Words of Wisdom:

"The reward of suffering is experience." - Papyrus

Dance Essay

  • Date Submitted: 08/11/2010 11:28 PM
  • Flesch-Kincaid Score: 65 
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The Haka is a historical dance, rich in tradition and legends that reflect the Maori heritage. New Zealand has grown up immersed in the Haka since the first encounters between Maori and early European explorers, missionaries and settlers. This essay will interpret and analyse the history of the Haka, movements, music and costumes used when performed.

The Haka originated in New Zealand in the 19th century and was written by Maori warrior chief of the Ngāti Toa Rangatira tribe, Te Rauparaha from his legend (see appendix 1). It is an ancient posture dance of the Maori people that was traditionally used to prepare a war party for battle. It was performed either on the battle field prior to engagement with the enemy, or as the war party was leaving their own village on route to a battle. The fierce nature of the Haka was important in creating a frenzy amoung the war party to mentally prepare them for the reality of war, and equally as crucial, readying the muscles for the impending conflict. The cultural significance of this dance is to intimate their opposition by their chant (see appendix 2) and their facial expressions but also their body language and movements have this effect.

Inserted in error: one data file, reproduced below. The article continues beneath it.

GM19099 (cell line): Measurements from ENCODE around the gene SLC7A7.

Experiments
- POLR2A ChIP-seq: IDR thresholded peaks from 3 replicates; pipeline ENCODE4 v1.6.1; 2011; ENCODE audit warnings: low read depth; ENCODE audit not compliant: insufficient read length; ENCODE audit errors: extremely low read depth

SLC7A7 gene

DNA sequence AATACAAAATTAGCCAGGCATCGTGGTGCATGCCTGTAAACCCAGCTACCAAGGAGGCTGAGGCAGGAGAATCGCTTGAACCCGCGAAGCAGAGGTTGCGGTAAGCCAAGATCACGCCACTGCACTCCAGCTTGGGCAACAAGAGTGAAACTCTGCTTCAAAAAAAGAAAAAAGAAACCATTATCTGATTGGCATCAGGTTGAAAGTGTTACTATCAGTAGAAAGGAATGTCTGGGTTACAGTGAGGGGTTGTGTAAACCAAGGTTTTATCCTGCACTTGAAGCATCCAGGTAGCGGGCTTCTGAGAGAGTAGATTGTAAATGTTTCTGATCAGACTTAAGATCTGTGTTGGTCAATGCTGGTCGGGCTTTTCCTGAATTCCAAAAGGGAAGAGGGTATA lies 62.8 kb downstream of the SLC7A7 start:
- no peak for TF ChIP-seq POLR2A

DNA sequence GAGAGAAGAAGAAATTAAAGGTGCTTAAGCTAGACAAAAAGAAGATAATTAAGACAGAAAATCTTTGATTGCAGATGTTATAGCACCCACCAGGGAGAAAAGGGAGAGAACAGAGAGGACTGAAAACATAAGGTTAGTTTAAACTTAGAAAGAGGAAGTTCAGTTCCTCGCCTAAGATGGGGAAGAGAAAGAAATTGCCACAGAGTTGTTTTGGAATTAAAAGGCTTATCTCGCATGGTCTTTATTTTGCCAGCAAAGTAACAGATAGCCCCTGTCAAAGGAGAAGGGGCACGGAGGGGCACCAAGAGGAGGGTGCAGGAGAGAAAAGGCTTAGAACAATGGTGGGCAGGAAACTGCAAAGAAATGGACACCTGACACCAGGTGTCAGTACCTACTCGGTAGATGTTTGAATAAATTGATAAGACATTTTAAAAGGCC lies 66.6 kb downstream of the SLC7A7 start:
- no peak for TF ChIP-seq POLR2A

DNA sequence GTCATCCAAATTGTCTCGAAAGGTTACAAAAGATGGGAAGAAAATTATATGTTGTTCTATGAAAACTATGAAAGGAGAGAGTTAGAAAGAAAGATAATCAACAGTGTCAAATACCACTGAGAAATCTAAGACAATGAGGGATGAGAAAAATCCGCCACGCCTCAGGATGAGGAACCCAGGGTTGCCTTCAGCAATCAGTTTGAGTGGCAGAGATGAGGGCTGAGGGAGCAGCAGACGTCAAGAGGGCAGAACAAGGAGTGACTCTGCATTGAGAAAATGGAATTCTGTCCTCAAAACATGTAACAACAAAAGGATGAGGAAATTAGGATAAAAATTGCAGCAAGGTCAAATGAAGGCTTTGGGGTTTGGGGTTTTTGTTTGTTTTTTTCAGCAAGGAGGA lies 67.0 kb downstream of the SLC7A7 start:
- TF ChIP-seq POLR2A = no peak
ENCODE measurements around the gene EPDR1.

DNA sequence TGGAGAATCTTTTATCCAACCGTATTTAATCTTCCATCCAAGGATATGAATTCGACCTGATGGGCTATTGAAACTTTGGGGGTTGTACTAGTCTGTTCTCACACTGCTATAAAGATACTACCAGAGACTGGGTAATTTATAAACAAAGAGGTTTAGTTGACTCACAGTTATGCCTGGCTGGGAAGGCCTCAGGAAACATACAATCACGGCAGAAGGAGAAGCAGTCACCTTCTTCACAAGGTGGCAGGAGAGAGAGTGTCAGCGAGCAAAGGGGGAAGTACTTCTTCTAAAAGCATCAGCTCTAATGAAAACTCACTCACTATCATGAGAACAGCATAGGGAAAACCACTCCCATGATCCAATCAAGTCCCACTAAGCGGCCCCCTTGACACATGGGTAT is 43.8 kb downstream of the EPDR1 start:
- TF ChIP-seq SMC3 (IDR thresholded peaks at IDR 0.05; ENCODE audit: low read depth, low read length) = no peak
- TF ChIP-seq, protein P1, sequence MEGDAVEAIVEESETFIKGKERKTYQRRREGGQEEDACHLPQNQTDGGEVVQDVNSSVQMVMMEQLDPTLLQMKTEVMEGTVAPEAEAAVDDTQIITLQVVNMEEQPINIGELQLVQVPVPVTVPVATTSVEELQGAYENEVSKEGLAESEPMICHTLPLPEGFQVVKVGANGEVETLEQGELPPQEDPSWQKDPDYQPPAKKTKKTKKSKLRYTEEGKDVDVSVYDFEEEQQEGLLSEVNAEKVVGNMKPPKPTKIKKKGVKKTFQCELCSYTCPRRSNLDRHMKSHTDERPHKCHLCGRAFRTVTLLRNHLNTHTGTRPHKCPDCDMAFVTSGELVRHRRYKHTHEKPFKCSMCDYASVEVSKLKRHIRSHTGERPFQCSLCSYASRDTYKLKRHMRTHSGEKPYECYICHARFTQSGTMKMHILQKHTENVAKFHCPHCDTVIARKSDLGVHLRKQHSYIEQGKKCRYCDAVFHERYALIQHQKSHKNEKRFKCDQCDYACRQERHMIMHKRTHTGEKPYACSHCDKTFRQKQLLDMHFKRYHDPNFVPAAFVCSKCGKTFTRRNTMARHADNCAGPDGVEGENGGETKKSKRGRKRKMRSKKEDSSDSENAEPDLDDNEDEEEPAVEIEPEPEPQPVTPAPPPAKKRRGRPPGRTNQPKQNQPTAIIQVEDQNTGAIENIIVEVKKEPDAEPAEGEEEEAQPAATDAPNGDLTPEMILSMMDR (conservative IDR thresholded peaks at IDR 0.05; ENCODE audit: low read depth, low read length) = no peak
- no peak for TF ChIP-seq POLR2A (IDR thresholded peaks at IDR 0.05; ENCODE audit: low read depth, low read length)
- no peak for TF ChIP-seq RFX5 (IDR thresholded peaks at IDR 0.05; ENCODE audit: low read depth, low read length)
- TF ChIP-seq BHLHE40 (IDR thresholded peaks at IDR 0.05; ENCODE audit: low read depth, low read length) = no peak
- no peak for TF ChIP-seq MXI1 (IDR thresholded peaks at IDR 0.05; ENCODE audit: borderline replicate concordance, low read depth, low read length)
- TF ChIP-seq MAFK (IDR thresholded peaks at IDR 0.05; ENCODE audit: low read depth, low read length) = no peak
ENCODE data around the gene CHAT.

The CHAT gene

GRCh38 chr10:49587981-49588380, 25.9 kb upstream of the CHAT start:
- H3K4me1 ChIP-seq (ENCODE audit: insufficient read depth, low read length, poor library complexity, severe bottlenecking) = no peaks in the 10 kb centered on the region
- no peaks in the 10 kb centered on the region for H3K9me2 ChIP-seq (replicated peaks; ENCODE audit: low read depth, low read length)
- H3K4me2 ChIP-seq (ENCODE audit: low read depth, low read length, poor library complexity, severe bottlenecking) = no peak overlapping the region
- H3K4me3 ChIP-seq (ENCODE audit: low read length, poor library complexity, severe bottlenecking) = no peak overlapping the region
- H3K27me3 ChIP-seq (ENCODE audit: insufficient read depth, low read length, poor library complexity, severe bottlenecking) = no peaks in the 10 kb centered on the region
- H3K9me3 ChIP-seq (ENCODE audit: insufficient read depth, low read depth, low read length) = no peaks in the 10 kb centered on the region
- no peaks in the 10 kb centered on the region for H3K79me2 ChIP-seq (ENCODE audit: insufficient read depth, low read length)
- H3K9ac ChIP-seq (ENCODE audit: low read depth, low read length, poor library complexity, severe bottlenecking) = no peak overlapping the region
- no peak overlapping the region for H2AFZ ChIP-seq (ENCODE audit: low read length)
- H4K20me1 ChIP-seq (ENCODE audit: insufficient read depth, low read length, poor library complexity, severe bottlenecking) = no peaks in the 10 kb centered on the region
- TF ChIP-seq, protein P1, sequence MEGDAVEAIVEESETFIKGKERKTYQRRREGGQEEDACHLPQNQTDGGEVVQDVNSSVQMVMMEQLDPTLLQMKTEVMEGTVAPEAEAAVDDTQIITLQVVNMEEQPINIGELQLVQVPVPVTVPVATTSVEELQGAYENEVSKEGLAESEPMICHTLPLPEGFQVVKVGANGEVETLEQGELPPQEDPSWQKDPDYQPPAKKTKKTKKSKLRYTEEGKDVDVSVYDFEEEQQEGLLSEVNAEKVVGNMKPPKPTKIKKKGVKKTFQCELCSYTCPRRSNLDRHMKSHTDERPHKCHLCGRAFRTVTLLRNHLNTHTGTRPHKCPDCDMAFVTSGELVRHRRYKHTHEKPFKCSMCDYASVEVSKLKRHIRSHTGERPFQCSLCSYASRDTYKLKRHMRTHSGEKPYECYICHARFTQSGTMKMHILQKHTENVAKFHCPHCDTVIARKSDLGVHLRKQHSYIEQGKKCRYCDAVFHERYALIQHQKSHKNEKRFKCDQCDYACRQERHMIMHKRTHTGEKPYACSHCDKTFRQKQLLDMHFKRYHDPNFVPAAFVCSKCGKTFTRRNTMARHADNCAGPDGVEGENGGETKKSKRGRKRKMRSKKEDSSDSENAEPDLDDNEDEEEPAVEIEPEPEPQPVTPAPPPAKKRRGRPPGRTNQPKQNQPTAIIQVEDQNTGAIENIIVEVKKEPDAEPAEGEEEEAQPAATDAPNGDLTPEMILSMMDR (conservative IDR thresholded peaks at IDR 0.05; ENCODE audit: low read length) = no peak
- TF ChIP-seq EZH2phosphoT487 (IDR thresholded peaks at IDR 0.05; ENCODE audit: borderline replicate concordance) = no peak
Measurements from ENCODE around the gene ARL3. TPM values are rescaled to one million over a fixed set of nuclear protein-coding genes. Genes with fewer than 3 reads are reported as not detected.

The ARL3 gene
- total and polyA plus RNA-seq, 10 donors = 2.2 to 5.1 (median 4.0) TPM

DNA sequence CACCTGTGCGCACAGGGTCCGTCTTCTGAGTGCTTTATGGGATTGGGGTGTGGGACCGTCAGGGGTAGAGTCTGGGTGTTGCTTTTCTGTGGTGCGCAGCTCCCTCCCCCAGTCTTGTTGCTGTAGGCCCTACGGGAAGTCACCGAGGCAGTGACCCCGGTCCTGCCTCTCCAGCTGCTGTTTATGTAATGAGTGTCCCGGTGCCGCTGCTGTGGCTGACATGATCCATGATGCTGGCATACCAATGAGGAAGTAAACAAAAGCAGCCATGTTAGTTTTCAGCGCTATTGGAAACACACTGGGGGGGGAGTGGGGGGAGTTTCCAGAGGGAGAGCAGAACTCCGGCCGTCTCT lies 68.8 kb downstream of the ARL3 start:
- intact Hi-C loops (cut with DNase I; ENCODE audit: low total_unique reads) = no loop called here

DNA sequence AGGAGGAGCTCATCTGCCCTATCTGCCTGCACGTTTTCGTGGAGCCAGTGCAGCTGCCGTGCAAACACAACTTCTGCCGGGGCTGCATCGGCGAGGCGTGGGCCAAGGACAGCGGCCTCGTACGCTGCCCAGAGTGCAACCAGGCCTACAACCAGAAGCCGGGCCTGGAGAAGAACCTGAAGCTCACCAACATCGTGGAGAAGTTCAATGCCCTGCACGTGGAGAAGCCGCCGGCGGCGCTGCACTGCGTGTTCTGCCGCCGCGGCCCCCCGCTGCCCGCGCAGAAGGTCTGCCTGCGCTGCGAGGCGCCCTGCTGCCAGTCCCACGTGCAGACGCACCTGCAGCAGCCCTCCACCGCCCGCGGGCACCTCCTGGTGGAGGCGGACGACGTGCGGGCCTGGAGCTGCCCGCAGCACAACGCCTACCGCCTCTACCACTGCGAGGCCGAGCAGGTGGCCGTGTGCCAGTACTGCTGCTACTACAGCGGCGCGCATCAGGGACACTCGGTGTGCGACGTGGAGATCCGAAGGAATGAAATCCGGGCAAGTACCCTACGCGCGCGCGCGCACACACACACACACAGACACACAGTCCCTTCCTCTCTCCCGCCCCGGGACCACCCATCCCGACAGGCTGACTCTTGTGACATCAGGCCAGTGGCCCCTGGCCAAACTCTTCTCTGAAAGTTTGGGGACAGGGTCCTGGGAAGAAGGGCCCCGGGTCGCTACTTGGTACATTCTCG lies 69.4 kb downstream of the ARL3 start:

The movements in the traditional Haka dance are very strong, powerful and intimidating as they puff out their chests, slap their thighs and stomp their feet as hard as they possibly can to the ground in the video sequence (see appendix 3).

The costumes worn in the traditional Haka dance were mainly the Piupiu skirts. Women have long Piupiu skirts and men have short ones which are made out of flax. The traditional costumes also include          

Aural (music)
The Haka is a composition played by many instruments. Hands, feet, legs, body, voice, tongue, and eyes all play their part in blending together to convey in their fullness of the challenge, exultation or defiance of the words. It is disciplined, yet emotional. More than any other aspect of Maori culture, this complex...


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